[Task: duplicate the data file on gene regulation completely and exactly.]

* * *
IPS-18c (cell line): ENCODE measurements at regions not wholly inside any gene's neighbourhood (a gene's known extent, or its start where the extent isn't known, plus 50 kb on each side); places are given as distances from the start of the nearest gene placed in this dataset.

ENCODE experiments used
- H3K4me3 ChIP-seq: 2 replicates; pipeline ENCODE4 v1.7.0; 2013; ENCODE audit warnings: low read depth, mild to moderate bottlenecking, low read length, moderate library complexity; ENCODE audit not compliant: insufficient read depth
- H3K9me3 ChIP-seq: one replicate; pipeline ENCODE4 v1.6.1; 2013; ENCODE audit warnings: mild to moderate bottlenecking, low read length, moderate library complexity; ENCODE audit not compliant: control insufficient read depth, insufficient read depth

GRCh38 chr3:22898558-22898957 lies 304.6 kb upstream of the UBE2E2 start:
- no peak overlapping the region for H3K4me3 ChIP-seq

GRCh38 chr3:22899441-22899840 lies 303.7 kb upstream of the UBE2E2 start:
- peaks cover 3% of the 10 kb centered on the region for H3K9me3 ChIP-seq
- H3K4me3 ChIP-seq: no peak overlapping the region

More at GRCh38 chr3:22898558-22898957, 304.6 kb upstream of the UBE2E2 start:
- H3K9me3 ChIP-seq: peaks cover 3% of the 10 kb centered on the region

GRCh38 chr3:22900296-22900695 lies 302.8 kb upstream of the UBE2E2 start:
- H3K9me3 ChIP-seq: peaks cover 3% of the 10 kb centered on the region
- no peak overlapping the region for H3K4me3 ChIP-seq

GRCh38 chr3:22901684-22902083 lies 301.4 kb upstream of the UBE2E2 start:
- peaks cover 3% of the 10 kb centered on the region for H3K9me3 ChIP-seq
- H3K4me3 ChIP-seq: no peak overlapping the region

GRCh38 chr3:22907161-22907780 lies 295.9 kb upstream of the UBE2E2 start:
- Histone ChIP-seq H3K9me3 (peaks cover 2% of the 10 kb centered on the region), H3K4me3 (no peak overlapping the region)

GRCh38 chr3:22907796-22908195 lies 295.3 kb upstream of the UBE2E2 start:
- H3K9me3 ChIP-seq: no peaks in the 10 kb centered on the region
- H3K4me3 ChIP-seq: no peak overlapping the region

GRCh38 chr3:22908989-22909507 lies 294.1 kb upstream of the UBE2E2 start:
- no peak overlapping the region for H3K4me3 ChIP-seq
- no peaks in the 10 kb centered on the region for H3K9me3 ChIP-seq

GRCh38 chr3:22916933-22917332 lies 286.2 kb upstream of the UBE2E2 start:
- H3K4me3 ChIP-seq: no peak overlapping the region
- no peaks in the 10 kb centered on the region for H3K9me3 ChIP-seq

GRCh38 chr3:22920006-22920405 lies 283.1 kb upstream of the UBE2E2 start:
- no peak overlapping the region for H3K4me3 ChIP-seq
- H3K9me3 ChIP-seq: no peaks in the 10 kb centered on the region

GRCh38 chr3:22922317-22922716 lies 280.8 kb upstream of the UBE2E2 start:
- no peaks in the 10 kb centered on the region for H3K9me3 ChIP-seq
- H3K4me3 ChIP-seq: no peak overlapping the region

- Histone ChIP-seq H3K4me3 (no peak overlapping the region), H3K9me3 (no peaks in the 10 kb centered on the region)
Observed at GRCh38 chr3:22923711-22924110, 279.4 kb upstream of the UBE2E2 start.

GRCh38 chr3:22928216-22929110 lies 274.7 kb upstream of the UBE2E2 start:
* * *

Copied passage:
IPS-18c (cell line): ENCODE measurements at regions not wholly inside any gene's neighbourhood (a gene's known extent, or its start where the extent isn't known, plus 50 kb on each side); places are given as distances from the start of the nearest gene placed in this dataset.

ENCODE experiments used
- H3K4me3 ChIP-seq: 2 replicates; pipeline ENCODE4 v1.7.0; 2013; ENCODE audit warnings: low read depth, mild to moderate bottlenecking, low read length, moderate library complexity; ENCODE audit not compliant: insufficient read depth
- H3K9me3 ChIP-seq: one replicate; pipeline ENCODE4 v1.6.1; 2013; ENCODE audit warnings: mild to moderate bottlenecking, low read length, moderate library complexity; ENCODE audit not compliant: control insufficient read depth, insufficient read depth

GRCh38 chr3:22898558-22898957 lies 304.6 kb upstream of the UBE2E2 start:
- no peak overlapping the region for H3K4me3 ChIP-seq

GRCh38 chr3:22899441-22899840 lies 303.7 kb upstream of the UBE2E2 start:
- peaks cover 3% of the 10 kb centered on the region for H3K9me3 ChIP-seq
- H3K4me3 ChIP-seq: no peak overlapping the region

More at GRCh38 chr3:22898558-22898957, 304.6 kb upstream of the UBE2E2 start:
- H3K9me3 ChIP-seq: peaks cover 3% of the 10 kb centered on the region

GRCh38 chr3:22900296-22900695 lies 302.8 kb upstream of the UBE2E2 start:
- H3K9me3 ChIP-seq: peaks cover 3% of the 10 kb centered on the region
- no peak overlapping the region for H3K4me3 ChIP-seq

GRCh38 chr3:22901684-22902083 lies 301.4 kb upstream of the UBE2E2 start:
- peaks cover 3% of the 10 kb centered on the region for H3K9me3 ChIP-seq
- H3K4me3 ChIP-seq: no peak overlapping the region

GRCh38 chr3:22907161-22907780 lies 295.9 kb upstream of the UBE2E2 start:
- Histone ChIP-seq H3K9me3 (peaks cover 2% of the 10 kb centered on the region), H3K4me3 (no peak overlapping the region)

GRCh38 chr3:22907796-22908195 lies 295.3 kb upstream of the UBE2E2 start:
- H3K9me3 ChIP-seq: no peaks in the 10 kb centered on the region
- H3K4me3 ChIP-seq: no peak overlapping the region

GRCh38 chr3:22908989-22909507 lies 294.1 kb upstream of the UBE2E2 start:
- no peak overlapping the region for H3K4me3 ChIP-seq
- no peaks in the 10 kb centered on the region for H3K9me3 ChIP-seq

GRCh38 chr3:22916933-22917332 lies 286.2 kb upstream of the UBE2E2 start:
- H3K4me3 ChIP-seq: no peak overlapping the region
- no peaks in the 10 kb centered on the region for H3K9me3 ChIP-seq

GRCh38 chr3:22920006-22920405 lies 283.1 kb upstream of the UBE2E2 start:
- no peak overlapping the region for H3K4me3 ChIP-seq
- H3K9me3 ChIP-seq: no peaks in the 10 kb centered on the region

GRCh38 chr3:22922317-22922716 lies 280.8 kb upstream of the UBE2E2 start:
- no peaks in the 10 kb centered on the region for H3K9me3 ChIP-seq
- H3K4me3 ChIP-seq: no peak overlapping the region

- Histone ChIP-seq H3K4me3 (no peak overlapping the region), H3K9me3 (no peaks in the 10 kb centered on the region)
Observed at GRCh38 chr3:22923711-22924110, 279.4 kb upstream of the UBE2E2 start.

GRCh38 chr3:22928216-22929110 lies 274.7 kb upstream of the UBE2E2 start: